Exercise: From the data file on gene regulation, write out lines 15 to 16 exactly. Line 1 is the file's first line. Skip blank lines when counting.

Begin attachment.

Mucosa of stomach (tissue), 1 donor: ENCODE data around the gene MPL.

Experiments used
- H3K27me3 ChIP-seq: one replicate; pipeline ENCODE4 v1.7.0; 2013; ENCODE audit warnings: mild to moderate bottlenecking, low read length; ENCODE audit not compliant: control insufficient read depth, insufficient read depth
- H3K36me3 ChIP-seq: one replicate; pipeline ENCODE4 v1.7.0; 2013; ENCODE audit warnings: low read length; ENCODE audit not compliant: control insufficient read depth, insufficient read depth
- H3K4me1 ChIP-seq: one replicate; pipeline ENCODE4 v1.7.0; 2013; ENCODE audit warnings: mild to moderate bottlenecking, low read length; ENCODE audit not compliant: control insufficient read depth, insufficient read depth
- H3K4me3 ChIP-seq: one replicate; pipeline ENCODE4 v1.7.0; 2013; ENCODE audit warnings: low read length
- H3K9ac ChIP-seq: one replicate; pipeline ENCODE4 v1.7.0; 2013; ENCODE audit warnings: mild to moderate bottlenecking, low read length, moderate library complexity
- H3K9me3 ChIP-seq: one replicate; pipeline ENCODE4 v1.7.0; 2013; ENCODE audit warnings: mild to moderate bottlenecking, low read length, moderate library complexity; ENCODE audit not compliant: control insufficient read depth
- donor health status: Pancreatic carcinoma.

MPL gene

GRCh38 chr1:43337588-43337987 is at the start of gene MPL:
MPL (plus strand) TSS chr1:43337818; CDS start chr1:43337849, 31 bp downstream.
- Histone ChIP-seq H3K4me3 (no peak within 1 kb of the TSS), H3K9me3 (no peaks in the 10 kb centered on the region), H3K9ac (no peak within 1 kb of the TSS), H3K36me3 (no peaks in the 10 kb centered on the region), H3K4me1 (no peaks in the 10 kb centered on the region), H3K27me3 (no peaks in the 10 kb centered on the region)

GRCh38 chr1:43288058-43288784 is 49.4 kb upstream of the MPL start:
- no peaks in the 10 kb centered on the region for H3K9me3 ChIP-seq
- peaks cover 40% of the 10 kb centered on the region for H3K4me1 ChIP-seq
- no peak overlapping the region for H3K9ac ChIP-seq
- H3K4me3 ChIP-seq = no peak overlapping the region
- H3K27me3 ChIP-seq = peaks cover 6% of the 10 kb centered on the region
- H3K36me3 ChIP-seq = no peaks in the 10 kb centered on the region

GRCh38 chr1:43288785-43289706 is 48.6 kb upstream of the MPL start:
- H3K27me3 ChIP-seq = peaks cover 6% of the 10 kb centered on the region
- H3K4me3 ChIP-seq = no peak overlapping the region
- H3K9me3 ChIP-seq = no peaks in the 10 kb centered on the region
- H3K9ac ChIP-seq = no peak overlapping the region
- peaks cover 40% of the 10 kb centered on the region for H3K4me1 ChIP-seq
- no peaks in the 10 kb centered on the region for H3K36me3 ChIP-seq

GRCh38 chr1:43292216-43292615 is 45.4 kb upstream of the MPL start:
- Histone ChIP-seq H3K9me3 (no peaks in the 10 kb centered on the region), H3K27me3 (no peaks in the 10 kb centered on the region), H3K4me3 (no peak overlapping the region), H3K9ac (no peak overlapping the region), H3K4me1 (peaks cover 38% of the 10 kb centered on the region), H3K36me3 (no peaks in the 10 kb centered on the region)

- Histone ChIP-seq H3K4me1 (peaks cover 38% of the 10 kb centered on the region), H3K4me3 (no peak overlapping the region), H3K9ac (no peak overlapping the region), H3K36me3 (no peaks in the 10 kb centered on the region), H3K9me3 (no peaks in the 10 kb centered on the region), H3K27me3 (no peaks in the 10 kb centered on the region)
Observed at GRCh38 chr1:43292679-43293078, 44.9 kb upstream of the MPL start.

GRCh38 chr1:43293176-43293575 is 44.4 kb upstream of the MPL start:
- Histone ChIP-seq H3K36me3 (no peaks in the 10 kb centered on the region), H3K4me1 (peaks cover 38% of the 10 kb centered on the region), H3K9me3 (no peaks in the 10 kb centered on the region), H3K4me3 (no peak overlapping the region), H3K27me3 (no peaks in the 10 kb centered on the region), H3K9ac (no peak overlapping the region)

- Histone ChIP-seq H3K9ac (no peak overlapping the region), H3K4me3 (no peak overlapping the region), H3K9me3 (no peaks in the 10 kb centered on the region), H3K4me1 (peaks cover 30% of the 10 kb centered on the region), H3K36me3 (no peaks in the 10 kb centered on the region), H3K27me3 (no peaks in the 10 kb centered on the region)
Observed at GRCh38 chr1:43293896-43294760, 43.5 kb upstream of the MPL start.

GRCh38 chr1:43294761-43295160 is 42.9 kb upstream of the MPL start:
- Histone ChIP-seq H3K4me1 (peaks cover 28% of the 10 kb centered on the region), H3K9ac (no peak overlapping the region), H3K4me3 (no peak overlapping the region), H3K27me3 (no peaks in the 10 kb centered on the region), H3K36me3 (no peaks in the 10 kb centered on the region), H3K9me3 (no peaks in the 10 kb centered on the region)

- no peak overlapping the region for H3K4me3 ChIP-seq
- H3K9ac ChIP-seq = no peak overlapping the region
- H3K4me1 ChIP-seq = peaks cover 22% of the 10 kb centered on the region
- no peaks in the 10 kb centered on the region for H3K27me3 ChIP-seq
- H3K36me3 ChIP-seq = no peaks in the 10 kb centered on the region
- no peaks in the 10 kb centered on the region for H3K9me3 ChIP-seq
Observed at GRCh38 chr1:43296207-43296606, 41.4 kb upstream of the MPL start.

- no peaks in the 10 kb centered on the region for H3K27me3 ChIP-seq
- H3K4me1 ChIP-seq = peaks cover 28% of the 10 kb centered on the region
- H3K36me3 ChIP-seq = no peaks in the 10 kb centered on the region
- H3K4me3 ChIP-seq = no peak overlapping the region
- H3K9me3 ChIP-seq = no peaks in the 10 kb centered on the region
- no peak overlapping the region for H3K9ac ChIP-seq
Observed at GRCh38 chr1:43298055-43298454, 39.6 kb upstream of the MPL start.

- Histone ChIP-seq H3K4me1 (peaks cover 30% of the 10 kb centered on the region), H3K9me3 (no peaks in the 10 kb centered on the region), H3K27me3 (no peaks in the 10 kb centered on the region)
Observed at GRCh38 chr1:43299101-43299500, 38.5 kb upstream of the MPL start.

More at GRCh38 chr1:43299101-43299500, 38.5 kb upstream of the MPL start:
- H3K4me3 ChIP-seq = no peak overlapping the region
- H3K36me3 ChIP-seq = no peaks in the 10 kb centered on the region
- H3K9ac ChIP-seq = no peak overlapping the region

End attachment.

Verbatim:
- no peaks in the 10 kb centered on the region for H3K9me3 ChIP-seq
- peaks cover 40% of the 10 kb centered on the region for H3K4me1 ChIP-seq